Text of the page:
In full half page white and blue ads the Argentine embassy in Montevideo expressed on Tuesday how grateful it is to Uruguay for its support in the Malvinas Islands claim and for having been one of the first countries to reject the ‘legitimacy and publicity stunt’ of the ‘pseudo-referendum’ recently held in the Falklands.
Uruguayan exports of goods in March continued falling thus closing a discouraging first quarter, according to Uruguay XXI, the country’s agency responsible for promoting trade and investment in the country.
President Jose Mujica confirmed that the project for the construction of a liquid gas re-gasification plant in the River Plate coast, originally planned with Argentina, “will go ahead with of without the Argentine government”.
Foreign minister Luis Almagro said on Wednesday that Malvinas Islands’ sovereignty belongs to the whole of Latinamerica and as part of Latinamerica and the Caribbean, “we will defend the territorial integrity of the continent”.
Uruguay’s GDP expanded 3.9% last in 2012 over the previous year despite a slight contraction in the fourth quarter, according to a late Wednesday release from the Central bank. The bank’s original estimate was 4%. In 2011 the economy grew a revised 6.5%.
Pope Francis is scheduled to make his first official visit to Argentina, where he was born, next December ‘to be close to his fellow compatriots’, according to ecclesiastic sources in Buenos Aires. The visit in the first half of December could extend to neighbouring Uruguay and Chile.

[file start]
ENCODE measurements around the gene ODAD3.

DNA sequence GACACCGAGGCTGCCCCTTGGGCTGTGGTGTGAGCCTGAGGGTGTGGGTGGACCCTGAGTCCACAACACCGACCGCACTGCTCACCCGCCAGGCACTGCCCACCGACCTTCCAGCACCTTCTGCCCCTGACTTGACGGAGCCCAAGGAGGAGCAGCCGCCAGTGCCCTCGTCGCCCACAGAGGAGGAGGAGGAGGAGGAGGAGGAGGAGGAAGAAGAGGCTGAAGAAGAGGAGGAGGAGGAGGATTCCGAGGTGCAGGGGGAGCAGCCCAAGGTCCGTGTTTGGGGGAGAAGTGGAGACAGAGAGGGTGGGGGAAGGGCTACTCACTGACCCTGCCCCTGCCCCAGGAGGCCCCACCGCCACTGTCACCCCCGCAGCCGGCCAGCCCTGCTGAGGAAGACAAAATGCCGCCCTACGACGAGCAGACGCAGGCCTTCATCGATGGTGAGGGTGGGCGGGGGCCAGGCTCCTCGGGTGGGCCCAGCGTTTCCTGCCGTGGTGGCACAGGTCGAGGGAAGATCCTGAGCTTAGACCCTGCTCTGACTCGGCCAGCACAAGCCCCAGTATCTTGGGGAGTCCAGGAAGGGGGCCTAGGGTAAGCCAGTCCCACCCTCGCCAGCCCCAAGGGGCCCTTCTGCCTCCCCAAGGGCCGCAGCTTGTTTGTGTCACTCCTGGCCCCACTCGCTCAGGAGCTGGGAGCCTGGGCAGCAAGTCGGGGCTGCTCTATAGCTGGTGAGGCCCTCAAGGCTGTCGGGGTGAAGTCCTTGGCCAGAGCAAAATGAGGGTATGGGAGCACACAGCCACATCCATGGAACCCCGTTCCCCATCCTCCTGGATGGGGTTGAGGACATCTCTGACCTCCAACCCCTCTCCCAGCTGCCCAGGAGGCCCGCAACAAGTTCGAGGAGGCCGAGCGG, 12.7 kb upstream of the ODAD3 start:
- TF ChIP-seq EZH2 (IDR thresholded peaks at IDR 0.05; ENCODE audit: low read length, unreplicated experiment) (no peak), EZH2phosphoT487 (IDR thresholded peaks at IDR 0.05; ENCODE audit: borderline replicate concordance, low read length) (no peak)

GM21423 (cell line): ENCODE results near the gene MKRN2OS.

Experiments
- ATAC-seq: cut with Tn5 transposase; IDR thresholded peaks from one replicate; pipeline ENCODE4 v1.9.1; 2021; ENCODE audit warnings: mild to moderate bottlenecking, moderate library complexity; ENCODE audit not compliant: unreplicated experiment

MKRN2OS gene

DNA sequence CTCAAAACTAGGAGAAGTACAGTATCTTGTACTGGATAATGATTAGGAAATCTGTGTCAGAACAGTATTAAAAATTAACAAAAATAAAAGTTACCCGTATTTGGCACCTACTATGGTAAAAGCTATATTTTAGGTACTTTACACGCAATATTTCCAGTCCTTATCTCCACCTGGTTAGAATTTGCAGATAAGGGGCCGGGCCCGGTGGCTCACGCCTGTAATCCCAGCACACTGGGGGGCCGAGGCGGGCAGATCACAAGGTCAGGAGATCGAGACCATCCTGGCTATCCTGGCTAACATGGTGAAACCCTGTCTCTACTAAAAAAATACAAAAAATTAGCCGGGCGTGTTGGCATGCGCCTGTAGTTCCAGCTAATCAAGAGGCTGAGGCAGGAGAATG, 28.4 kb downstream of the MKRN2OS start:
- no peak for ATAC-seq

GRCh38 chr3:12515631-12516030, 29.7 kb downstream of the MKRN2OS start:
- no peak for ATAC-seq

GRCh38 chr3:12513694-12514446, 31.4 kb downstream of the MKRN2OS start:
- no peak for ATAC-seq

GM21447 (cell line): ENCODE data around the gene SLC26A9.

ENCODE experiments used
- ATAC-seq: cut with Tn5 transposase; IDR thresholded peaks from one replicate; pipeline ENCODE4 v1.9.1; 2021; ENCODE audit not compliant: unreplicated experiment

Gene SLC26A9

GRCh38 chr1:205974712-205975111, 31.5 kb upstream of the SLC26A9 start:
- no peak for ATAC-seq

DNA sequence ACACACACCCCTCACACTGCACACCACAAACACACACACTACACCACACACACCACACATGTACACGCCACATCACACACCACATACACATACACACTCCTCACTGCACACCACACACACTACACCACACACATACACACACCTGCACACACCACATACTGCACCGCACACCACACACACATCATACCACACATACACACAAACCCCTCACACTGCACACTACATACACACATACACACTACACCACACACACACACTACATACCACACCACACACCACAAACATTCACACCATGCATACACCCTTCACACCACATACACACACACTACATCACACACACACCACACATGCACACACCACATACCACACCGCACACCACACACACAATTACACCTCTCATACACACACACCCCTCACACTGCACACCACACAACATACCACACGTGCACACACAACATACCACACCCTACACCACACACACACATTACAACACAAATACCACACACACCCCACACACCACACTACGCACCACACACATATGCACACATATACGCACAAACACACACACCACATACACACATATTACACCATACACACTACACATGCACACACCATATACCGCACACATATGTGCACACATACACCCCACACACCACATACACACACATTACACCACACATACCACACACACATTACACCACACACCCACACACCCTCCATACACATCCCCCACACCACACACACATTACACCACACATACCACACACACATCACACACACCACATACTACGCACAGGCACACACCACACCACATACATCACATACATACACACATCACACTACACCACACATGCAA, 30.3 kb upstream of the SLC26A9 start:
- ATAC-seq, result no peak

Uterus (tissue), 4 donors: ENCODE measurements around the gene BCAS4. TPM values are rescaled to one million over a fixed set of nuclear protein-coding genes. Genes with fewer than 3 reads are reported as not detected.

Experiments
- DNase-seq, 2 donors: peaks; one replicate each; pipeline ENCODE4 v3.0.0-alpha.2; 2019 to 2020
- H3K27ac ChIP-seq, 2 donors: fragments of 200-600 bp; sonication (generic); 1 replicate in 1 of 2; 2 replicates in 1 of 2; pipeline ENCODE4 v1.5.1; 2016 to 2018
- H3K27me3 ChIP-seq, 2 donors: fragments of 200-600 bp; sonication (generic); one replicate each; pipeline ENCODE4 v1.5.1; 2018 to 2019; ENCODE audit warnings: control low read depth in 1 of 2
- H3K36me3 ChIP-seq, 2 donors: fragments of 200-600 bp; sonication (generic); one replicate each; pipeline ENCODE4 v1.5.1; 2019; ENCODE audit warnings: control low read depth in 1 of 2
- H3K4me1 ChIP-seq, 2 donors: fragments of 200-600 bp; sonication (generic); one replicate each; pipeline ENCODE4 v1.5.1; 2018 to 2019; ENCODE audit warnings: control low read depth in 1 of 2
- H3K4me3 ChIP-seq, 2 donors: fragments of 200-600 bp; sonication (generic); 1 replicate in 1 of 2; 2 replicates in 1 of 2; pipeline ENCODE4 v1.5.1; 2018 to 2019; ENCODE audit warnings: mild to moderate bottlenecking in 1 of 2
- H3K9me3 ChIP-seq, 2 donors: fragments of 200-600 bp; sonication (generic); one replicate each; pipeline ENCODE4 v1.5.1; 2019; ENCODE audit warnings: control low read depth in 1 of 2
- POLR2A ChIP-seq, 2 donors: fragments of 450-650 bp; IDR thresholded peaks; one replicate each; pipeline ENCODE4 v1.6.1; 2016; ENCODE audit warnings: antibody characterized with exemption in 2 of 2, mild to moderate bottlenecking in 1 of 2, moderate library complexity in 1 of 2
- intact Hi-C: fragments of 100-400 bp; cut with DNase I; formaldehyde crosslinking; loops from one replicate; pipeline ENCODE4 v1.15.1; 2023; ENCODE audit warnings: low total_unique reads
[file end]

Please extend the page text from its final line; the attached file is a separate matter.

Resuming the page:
On Tuesday Argentina’s Foreign minister Hector Timerman together with representatives from different Latinamerican and Caribbean organizations are scheduled to meet with UN Secretary General Ban Ki-Moon to address the “Malvinas Islands question”, according to a release from the Argentine Ministry of Foreign Affairs.
Two of Uruguay’s President Jose Mujica closest ministers, Defence and Foreign Affairs said that the ‘British occupation’ of the Falkland Islands is ‘unacceptable’, represents a NATO base in the South Atlantic and described the recent referendum in the Islands as ‘absurd and ridiculous’.
Uruguay’s central bank surprised the market by keeping on hold the benchmark interest rate at 9.25% after increases at the two previous monetary policy meetings failed to slow inflation, one of the country’s main concerns.
The Economist in its latest edition publishes a piece on Uruguay in which it reveals accurately the dilemma facing the country as a consequence of the legacy of the military dictatorship, 1973/1984 with all the killings, disappeared and tortured.